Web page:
All major development will be required to use sustainable drainage systems (SuDS) for the management of surface water run-off. Where site specific Flood Risk Assessments are required in association with development proposals, they should be used to design appropriate systems and determine how SuDS can be used on particular sites.
What are sustainable drainage systems?
The main purpose of sustainable drainage systems is to mimic the natural drainage of a site before development. This is achieved by capturing rainfall and allowing as much of it as possible to evaporate or soak into the ground close to where it fell. The rest is directed through a SuDS management process, which improves water quality, to the nearest watercourse to be released at the same rate and volumes as before development.
There are many different sustainable drainage system features available to suit the constraints of a site. These include green roofs, more natural features such as ponds, wetlands and shallow ditches called swales. Hard engineered elements are often used in high density, commercial and industrial developments. These include permeable paving, canals, treatment channels, attenuation storage and soakaways.
Benefits of sustainable drainage systems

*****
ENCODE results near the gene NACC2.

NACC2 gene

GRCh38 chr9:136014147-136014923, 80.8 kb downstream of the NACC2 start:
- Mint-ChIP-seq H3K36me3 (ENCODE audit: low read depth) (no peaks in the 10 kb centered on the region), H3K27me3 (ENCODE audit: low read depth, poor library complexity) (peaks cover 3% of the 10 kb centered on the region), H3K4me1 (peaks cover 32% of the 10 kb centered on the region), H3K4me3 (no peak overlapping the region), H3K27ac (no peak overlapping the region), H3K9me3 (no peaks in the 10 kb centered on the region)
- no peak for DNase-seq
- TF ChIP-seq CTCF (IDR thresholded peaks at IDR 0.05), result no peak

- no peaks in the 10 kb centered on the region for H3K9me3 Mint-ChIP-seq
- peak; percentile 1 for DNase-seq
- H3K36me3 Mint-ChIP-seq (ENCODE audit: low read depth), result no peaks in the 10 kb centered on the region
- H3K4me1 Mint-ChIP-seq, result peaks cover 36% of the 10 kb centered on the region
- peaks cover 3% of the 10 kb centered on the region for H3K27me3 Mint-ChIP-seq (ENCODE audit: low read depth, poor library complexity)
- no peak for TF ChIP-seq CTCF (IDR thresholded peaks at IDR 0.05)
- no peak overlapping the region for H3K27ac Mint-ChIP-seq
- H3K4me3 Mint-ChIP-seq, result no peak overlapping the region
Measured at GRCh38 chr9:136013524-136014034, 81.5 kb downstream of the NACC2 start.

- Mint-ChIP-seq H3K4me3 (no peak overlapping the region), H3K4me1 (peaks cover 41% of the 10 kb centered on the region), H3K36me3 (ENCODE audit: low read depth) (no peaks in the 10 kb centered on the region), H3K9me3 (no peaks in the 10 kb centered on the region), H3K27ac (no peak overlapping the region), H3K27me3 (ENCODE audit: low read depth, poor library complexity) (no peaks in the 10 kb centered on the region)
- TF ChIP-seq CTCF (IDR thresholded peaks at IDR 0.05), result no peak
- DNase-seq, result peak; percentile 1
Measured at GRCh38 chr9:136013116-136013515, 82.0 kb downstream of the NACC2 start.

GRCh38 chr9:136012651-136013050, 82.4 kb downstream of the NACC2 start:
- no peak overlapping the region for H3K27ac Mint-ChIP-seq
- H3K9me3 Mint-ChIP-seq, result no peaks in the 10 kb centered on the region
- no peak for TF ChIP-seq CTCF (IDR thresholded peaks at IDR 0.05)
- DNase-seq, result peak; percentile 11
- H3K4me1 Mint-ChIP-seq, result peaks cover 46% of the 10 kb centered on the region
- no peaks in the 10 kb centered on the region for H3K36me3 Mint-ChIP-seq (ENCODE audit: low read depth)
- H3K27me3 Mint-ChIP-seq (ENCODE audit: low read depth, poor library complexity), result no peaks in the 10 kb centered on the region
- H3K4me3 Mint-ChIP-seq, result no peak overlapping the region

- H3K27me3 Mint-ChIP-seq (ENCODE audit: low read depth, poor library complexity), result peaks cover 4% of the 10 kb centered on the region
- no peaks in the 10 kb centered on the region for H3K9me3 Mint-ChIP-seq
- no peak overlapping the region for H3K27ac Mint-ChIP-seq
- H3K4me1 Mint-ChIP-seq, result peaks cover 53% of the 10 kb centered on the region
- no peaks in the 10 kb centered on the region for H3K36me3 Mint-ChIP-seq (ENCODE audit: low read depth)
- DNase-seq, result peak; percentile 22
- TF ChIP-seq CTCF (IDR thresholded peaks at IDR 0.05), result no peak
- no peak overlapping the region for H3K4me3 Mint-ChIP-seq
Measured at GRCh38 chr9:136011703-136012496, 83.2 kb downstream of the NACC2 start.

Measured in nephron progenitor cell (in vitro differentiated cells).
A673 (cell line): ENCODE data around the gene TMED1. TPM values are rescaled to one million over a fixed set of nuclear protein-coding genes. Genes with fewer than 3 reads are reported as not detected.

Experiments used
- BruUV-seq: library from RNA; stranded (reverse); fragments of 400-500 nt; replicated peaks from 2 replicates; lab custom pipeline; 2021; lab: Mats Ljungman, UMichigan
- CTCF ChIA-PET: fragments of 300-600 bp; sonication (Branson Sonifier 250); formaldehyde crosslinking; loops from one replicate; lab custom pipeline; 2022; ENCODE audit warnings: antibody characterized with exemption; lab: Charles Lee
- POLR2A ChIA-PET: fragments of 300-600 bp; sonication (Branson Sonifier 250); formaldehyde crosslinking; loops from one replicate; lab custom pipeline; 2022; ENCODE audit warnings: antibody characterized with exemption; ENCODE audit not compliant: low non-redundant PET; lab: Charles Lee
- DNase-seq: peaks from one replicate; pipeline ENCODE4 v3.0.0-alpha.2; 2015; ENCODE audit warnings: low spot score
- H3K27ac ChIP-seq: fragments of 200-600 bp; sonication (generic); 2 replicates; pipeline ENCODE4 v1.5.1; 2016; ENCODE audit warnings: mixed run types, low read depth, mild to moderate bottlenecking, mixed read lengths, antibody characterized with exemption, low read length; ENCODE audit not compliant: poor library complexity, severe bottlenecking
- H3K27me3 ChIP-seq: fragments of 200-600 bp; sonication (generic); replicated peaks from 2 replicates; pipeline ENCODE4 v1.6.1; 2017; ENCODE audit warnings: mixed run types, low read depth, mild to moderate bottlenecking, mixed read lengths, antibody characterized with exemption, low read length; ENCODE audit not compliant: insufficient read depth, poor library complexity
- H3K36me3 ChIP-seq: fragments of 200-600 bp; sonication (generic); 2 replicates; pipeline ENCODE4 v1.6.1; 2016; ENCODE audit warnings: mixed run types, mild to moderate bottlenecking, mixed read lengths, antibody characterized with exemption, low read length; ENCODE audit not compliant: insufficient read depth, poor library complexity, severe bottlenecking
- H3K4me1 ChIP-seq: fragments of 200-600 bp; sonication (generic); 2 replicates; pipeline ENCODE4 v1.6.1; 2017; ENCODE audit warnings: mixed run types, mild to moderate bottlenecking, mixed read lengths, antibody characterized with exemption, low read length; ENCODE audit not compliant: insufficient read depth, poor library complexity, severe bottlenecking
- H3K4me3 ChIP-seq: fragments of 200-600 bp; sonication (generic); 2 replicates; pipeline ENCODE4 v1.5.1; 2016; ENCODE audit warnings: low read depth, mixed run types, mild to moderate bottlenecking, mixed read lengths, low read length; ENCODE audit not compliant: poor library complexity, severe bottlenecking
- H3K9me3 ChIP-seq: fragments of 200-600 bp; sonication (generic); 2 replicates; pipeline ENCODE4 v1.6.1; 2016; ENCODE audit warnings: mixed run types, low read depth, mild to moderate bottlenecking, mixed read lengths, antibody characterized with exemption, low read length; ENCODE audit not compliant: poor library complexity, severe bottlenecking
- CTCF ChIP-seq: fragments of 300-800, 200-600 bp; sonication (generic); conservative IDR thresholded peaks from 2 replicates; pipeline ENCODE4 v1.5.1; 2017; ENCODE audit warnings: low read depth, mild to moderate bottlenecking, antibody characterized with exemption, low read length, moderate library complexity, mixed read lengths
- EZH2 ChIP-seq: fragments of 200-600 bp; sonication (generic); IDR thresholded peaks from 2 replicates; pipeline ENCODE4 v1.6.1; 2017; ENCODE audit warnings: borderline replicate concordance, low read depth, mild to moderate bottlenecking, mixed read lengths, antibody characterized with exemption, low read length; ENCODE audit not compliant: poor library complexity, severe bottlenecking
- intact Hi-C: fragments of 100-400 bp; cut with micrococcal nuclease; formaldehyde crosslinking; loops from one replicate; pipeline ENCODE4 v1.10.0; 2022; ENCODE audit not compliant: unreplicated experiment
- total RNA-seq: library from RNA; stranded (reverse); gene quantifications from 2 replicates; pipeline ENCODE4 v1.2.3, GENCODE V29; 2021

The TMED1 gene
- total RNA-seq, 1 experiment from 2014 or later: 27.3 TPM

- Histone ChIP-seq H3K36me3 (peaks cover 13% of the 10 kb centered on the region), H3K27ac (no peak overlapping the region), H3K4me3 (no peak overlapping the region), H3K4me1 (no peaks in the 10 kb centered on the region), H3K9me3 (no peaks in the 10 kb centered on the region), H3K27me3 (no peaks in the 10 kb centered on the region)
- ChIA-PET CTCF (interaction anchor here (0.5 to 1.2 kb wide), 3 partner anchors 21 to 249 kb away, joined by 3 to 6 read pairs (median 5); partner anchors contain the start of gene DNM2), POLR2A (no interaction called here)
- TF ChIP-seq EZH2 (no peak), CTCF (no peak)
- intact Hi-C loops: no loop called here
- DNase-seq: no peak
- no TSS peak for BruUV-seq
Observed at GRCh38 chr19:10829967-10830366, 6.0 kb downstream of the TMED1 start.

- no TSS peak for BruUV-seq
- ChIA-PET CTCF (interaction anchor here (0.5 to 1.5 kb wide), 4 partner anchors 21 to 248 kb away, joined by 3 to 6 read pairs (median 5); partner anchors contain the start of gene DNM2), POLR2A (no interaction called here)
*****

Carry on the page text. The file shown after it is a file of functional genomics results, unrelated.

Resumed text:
There are multiple benefits to using SuDS within development:
- Pollutants, including metals and hydrocarbons from roads and car parks, that have entered rainwater are reduced on the way to a watercourse. Water entering a local watercourse is therefore cleaner as a result and this does not go on to harm wildlife habitats.
- SuDS generally replace traditional underground piped systems that use gully grates or storm water drains at street level. This means any problems with the system are quicker and easier to identify than with a conventional system, and are likely to be cheaper and more straightforward to rectify.
- SuDS will become increasingly important to control surface water if rainfall increases because of climate change. They can also provide other benefits in developments such as passive cooling, which will again help mitigate any increase in temperatures due to climate change.
Why do we need sustainable drainage?
Urbanisation reduces the amount of rainfall that can soak away into the ground and means that it has to be managed to prevent flooding. Traditionally this surface water has been combined with the foul sewerage system. More recent developments have used separate surface water sewers that discharge direct to local watercourses. Whilst this has advantages to combined sewers, there are environmental risks if misconnections occur between the two systems.
As towns have spread and density of development has increased, so too has the volume of surface water that these piped systems must cope with. Looking forward, the pressure on urban drainage systems will increase due to further development to meet the needs of our growing population and as a result of a changing climate.
The Flood and Water Management Act 2010 is the key legislation relating to SuDS in England and Wales. From the 6 April 2015 Local Planning Authorities (District Councils) have the duty to ensure that fit for purpose SuDS are delivered on new developments, unless they are deemed inappropriate. The Lead Local Flood Authority, Oxfordshire County Council, has taken on the role of statutory consultee for developments of ten properties or more.